Capone: When I interviewed William H. Macy a couple of weeks ago, I was trying to get him to talk about issues of faith and sex and more intellectual themes, and all he wanted to talk about was how jealous he was that he didn’t get to have nude scenes with Helen Hunt. [Both Laugh] He was like “You’ve got Helen Hunt naked, what else do you need?”

BL: [laughs] I’m glad he got to the point. I’m glad he didn’t beat around the bush.

Capone: Let’s talk about those sex scenes, because they arecompletely unadorned--there’s no mood lighting, there’s no soft music. This is raw, real, awkward stuff, which is the only way this is going to work. Tell me about coming to that visual conclusion and making sex look glossy, while still making it look very pretty.

BL: I think my starting point was that for the most part I absolutely hate watching sex scenes in cinema. The only sex that I find acceptable on scene, and not always, is amateur porn unadorned, because “Yeah, I can believe that.” But what happens during most movies that have sex scenes is that the movie is going along, and I’m in that typical stage of suspended disbelief and I believe what is happening, that the guy is really driving a car and it’s not just in a studio with rear projection. And then it goes into this totally fake stuff. What I particularly hate is when people are rolling around. I don’t get that, the rolling, and the dissolves and so on.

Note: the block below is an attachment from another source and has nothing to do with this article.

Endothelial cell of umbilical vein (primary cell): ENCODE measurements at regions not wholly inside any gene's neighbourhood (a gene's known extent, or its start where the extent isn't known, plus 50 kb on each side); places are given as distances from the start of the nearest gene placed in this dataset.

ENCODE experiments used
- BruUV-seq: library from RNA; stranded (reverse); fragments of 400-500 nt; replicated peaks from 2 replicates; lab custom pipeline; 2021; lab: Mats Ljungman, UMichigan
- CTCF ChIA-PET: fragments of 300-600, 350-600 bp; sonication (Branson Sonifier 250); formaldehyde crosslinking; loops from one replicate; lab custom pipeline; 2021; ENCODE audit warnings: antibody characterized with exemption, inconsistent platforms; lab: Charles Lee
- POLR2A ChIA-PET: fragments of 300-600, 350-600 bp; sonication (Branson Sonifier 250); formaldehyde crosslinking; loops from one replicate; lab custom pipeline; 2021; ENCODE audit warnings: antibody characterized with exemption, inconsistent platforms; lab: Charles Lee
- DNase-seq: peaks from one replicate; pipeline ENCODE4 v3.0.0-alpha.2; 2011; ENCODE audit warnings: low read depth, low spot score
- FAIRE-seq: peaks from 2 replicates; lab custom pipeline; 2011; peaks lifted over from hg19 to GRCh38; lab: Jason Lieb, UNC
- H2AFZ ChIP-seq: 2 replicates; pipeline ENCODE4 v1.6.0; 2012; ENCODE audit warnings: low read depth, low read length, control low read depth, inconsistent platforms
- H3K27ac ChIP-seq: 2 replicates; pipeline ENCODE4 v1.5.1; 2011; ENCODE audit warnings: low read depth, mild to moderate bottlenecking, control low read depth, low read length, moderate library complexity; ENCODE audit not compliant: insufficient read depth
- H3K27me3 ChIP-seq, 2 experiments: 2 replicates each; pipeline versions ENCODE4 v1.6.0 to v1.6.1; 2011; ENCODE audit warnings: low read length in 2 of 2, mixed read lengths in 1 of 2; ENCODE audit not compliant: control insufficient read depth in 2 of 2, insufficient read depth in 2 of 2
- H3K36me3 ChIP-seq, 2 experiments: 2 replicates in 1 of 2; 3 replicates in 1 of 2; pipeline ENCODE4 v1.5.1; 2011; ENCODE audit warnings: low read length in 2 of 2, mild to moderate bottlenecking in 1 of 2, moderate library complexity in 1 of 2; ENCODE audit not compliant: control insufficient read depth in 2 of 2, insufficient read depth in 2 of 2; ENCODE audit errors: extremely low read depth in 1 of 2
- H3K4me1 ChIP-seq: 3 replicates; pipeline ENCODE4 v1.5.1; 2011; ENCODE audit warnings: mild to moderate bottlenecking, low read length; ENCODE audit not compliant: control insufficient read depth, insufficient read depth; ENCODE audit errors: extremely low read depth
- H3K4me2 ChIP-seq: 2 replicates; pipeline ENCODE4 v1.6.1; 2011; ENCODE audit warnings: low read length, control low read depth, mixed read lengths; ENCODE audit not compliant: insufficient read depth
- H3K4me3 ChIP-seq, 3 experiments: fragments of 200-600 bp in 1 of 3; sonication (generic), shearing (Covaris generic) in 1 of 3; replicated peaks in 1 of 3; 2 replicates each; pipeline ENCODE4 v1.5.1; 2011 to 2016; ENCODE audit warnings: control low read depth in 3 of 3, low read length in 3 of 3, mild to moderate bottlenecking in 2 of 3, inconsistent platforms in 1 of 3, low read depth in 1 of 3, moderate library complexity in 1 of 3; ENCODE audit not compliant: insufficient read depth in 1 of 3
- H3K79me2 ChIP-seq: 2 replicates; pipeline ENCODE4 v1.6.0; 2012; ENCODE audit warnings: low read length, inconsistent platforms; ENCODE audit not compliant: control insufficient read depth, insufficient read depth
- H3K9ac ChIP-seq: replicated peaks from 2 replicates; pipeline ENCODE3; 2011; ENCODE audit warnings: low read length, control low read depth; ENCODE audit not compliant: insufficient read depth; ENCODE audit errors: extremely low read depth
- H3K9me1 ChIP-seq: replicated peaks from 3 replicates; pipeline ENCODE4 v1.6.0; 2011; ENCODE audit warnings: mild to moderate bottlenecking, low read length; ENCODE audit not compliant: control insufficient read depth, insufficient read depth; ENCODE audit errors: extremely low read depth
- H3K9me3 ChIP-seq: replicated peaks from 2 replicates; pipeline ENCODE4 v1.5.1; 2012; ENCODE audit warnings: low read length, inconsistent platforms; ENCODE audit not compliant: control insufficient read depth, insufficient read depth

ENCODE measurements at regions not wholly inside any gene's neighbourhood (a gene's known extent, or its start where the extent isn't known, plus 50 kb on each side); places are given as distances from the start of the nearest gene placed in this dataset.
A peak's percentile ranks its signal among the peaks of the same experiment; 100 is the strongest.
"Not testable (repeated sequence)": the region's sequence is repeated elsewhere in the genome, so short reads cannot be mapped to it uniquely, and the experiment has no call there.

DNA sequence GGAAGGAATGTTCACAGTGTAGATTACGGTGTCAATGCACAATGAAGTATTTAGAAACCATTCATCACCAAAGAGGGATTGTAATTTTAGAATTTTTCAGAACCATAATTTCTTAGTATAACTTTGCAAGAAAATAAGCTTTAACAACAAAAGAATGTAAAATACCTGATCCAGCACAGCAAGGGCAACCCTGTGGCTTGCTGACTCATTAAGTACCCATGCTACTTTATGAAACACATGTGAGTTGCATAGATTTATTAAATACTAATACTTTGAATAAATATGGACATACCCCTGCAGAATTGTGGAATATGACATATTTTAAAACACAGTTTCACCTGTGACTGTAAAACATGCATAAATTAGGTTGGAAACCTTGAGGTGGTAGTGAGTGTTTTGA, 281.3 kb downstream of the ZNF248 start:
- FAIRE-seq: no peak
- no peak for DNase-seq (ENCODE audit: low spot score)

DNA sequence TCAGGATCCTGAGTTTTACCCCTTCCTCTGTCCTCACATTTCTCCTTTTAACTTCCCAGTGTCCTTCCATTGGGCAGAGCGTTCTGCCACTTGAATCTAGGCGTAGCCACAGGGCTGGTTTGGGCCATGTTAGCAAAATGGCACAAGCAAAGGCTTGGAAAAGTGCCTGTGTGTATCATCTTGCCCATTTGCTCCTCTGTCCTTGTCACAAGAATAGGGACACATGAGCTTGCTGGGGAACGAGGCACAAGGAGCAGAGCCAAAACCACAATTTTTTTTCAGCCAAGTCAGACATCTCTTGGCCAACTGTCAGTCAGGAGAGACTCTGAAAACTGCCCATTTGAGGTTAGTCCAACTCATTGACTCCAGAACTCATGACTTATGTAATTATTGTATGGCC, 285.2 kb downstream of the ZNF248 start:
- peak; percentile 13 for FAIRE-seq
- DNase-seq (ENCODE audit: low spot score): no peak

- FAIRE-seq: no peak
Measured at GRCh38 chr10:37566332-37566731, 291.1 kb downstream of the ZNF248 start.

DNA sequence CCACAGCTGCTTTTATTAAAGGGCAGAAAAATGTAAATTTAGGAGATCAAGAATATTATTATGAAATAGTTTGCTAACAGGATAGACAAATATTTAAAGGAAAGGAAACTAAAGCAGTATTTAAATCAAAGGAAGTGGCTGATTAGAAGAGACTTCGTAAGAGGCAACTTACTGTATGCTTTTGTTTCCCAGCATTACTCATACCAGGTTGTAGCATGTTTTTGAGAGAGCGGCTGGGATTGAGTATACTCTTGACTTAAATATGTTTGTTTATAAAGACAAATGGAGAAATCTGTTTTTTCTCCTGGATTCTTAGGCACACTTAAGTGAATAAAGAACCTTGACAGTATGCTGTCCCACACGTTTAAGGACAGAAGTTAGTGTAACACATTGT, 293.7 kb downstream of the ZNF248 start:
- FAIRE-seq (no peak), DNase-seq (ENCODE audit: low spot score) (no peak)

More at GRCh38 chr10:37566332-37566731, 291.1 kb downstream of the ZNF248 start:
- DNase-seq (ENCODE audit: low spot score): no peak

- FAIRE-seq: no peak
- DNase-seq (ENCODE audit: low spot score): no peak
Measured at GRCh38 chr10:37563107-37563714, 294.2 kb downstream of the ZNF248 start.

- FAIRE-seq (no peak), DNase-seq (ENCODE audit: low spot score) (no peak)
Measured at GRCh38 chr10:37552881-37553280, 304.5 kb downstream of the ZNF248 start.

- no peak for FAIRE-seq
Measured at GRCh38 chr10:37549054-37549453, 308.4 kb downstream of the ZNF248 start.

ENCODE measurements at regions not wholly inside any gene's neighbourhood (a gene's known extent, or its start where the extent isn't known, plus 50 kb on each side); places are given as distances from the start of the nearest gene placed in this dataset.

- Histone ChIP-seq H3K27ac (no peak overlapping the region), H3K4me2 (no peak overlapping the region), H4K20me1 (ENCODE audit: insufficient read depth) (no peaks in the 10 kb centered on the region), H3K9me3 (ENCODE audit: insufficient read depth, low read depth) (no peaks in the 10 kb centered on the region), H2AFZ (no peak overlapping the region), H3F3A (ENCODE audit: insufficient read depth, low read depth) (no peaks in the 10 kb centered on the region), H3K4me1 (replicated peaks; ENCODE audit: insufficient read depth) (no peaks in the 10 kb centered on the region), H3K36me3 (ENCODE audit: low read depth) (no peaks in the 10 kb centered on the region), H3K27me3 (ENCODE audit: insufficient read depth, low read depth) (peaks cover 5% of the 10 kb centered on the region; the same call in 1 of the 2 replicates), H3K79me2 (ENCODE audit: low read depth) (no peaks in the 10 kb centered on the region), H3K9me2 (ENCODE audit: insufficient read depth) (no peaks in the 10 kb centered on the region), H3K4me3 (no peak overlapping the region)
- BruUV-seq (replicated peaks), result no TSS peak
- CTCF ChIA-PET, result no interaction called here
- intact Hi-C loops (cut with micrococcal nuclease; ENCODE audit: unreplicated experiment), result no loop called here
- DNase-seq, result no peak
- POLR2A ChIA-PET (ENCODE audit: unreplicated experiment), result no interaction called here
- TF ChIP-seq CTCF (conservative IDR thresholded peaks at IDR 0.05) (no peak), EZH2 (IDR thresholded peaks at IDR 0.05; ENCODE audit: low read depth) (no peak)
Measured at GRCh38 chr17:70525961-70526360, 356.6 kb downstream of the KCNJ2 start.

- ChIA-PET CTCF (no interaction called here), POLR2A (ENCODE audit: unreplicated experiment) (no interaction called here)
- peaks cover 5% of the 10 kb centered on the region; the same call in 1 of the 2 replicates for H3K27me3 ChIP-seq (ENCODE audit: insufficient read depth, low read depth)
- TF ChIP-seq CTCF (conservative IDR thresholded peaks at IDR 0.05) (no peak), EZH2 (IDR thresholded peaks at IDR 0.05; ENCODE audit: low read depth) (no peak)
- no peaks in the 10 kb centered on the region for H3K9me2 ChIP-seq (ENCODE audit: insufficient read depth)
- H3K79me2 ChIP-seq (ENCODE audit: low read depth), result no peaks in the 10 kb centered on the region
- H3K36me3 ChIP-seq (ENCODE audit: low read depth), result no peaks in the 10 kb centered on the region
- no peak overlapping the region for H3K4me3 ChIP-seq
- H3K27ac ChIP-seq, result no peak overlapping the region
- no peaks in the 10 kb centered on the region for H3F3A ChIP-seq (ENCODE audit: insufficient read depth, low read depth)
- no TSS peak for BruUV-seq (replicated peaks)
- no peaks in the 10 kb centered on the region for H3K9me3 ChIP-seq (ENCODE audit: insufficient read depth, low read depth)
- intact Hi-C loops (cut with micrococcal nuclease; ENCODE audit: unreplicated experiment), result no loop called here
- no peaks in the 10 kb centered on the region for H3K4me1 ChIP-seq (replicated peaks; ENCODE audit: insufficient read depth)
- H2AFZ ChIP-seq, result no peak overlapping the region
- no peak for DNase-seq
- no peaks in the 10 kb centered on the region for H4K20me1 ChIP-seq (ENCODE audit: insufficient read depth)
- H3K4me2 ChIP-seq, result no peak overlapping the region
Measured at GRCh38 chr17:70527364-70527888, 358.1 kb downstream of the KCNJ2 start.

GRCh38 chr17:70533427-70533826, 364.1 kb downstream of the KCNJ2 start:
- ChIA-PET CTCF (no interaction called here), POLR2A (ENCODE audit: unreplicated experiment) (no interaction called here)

So at one level, I was just determined not to do what I hate watching. At another level, it was to do with staying faithful to what I had read of Mark’s work. His article is like that, it’s very unadorned. It’s very exclusive and full frontal and banal in a way, and I’m very lucky that Helen got that right away. In our first meeting, she understood, and she asked me, “How are you going to do the sex scenes?” I said, “The same way as the rest of the movie, just part of the ordinary narrative. We don’t segue into some weirdo stuff all of a sudden.” And I think having that understanding enabled her to make it really banal, being naked is, “Hey, it’s what you do.” Again, the cameramen understood it. It was a sort of bottom-line issue, really. We all knew that’s the way we were going to do it, so it looked like it was no big deal, it’s like learning to drive a car, and gradually the emotional element was going to creep up on you without you quite realizing it.